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Coyle v. Flowers Foods Inc.

United States District Court, D. Arizona

August 29, 2016

Terry Coyle, Plaintiff,
Flowers Foods Incorporated, et al., Defendants.


          Douglas L. Rayes United States District Judge.

         Plaintiffs have filed a motion for conditional class certification and court-supervised notice of pending collective action. (Doc. 115.) The motion is fully briefed and neither party requested oral argument. For the reasons below, the motion is granted.


         In July 2015, Plaintiff Terry Coyle brought this collective action on behalf of himself and other similarly situated Distributors against Defendants Flowers Foods Inc. (Flowers) and its subsidiary, Holsum Bakery Inc. (Holsum), alleging violations of the Fair Labor Standards Act (FLSA) and breach of fiduciary duties. (Doc. 1.) On February 4, 2016, Coyle filed an amended complaint dropping his fiduciary duties claim and adding claim for violation of the Arizona Wage Law. (Doc. 72.) In the following months, Craig Coppens, Albert Younan, and David Petch filed consent forms jo ining the lawsuit as opt-in plaintiffs. (Docs. 127-1; 169-1; 179-1.)

         Defendants are in the wholesale bakery business and distribute their bakery products through a “centralized network of communication, distribution, and warehousing facilities.” (Doc. 72, ¶¶ 1, 10.) Defendants integrate “Independent Distributors” into the system to “deliver fresh baked goods and certain cake products to Defendants' customers.” (Id., ¶ 2.) Distributors “stock the products on store shelves and assemble promotional displays designed and provided by Defendants.” (Id.) Plaintiffs consist of four named Distributors that deliver Defendants' bakery products to Defendants' customers.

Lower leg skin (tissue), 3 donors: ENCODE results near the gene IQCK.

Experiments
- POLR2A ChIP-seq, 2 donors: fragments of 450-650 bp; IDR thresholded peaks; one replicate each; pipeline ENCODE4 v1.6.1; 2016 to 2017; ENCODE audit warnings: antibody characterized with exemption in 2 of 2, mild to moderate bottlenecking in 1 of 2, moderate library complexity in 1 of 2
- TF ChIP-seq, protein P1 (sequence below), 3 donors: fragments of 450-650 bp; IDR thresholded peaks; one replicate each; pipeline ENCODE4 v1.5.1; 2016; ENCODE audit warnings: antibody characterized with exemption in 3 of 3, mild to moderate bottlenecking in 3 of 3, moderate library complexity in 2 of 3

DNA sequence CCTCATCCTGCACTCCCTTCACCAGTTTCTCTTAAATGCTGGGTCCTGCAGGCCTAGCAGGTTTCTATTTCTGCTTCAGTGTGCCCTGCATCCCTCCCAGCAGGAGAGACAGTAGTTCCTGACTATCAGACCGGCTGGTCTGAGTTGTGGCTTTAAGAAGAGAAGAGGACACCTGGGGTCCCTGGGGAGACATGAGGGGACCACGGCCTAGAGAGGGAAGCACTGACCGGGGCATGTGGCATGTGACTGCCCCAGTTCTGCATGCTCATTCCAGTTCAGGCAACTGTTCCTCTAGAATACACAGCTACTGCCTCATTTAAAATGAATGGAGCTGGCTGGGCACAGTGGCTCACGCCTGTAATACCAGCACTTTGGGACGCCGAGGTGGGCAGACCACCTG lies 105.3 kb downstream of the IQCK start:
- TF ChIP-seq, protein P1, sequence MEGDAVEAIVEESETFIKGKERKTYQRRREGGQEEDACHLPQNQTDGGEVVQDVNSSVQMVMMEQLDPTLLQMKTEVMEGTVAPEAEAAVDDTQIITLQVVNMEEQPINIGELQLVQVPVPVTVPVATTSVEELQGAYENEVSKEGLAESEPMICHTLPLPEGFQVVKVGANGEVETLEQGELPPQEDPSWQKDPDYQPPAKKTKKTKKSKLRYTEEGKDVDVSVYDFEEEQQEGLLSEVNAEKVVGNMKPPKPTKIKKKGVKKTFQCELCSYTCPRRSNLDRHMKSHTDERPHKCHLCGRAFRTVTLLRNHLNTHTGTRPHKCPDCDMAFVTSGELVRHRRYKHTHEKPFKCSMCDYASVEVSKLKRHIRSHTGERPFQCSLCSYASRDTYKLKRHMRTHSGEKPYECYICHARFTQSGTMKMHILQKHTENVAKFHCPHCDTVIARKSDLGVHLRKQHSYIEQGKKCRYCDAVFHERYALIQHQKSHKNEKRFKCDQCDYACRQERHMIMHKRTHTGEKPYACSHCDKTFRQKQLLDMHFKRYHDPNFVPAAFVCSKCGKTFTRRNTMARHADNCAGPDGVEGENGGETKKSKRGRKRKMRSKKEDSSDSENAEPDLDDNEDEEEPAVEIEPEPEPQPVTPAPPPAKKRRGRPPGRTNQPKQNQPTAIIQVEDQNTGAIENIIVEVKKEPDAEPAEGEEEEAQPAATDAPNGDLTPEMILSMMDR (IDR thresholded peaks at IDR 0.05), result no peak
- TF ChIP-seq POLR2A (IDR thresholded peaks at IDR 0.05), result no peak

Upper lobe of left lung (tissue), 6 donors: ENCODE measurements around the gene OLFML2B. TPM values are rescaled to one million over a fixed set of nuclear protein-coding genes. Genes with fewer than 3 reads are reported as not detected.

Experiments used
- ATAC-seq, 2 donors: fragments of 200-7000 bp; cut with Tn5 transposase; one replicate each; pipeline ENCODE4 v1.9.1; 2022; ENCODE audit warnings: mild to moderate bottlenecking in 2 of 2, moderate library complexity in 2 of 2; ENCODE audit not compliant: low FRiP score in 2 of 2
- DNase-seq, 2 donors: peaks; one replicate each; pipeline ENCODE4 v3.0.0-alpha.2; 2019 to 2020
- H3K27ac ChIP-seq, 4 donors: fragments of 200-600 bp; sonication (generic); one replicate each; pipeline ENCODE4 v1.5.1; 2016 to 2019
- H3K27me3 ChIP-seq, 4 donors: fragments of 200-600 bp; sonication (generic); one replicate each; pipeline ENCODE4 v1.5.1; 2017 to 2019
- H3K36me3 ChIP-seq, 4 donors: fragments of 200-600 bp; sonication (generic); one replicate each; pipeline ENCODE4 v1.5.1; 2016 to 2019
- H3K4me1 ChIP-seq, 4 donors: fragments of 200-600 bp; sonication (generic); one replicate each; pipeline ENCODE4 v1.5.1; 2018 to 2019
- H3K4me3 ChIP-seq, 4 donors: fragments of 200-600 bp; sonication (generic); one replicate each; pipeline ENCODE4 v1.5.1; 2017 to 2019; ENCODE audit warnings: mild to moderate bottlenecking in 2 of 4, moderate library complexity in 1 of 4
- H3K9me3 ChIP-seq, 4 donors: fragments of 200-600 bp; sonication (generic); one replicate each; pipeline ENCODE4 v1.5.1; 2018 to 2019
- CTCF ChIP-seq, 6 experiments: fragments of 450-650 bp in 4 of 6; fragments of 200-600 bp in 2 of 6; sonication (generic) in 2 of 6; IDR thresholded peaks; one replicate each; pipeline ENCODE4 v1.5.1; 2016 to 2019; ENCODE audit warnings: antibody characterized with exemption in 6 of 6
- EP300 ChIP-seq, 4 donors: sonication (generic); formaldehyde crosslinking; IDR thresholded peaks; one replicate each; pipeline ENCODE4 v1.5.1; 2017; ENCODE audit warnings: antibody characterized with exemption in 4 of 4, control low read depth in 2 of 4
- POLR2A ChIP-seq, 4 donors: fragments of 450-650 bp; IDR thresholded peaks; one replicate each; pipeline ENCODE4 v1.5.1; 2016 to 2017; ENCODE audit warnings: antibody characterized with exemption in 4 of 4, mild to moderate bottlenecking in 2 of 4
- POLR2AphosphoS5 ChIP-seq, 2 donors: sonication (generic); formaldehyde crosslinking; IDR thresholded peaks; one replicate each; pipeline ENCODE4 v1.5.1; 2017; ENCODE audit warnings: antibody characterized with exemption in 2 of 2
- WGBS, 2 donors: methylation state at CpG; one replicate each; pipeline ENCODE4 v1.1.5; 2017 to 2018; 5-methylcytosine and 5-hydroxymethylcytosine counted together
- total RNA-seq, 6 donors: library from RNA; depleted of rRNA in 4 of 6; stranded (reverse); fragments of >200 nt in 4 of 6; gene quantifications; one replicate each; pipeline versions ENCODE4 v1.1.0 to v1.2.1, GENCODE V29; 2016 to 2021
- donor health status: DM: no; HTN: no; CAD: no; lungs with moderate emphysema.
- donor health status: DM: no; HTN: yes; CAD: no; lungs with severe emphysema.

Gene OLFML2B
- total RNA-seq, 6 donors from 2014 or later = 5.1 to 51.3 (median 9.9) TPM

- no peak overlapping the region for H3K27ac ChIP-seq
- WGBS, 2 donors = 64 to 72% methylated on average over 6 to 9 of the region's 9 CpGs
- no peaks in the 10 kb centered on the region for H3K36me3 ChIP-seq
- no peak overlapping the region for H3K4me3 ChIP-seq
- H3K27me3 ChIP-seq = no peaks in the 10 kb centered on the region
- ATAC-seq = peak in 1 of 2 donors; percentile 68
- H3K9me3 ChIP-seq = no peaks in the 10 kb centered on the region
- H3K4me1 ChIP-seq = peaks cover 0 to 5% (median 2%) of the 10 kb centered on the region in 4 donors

As Distributors, Plaintiffs arrive early in the morning to load their vehicles with Defendants' products and deliver the products to Defendants' customers “at the time and place specified by Defendants.” (Id., ¶¶ 17, 18.) All Distributors must sign a Distribution Agreement, which sets forth the terms of the relationship, “has no specific end date[, ] and can be terminated by either party at any time with limited notice.” (Id., ¶ 19.) The Distribution Agreement provides Defendants the ability to extend credit to their customers, set pricing terms, and control “virtually all terms of the [customer] relationship.” (Id., ¶ 21.) “The result is that Distributors' job duties and ability to earn income is tied directly to the sale and promotion of products outside of their control.” (Id., ¶ 24.) Distributors typically work 50-55 hours during the seven-day workweek. (Id., ¶ 48.) They “must strictly follow Defendants' instructions and adhere to the pricing, policies, and procedures negotiated between Defendants and their retailer-customers.” (Id., ¶ 30.) Plaintiffs allege that Defendants direct and control them as Independent Distributors as if they are employees but wrongfully classify them as independent contractors, denying them the benefits and protections afforded by the FLSA and the Arizona Wage Law. (Id., ¶ 49.)

         Plaintiffs now move for conditional certification of the following collective action under the FLSA: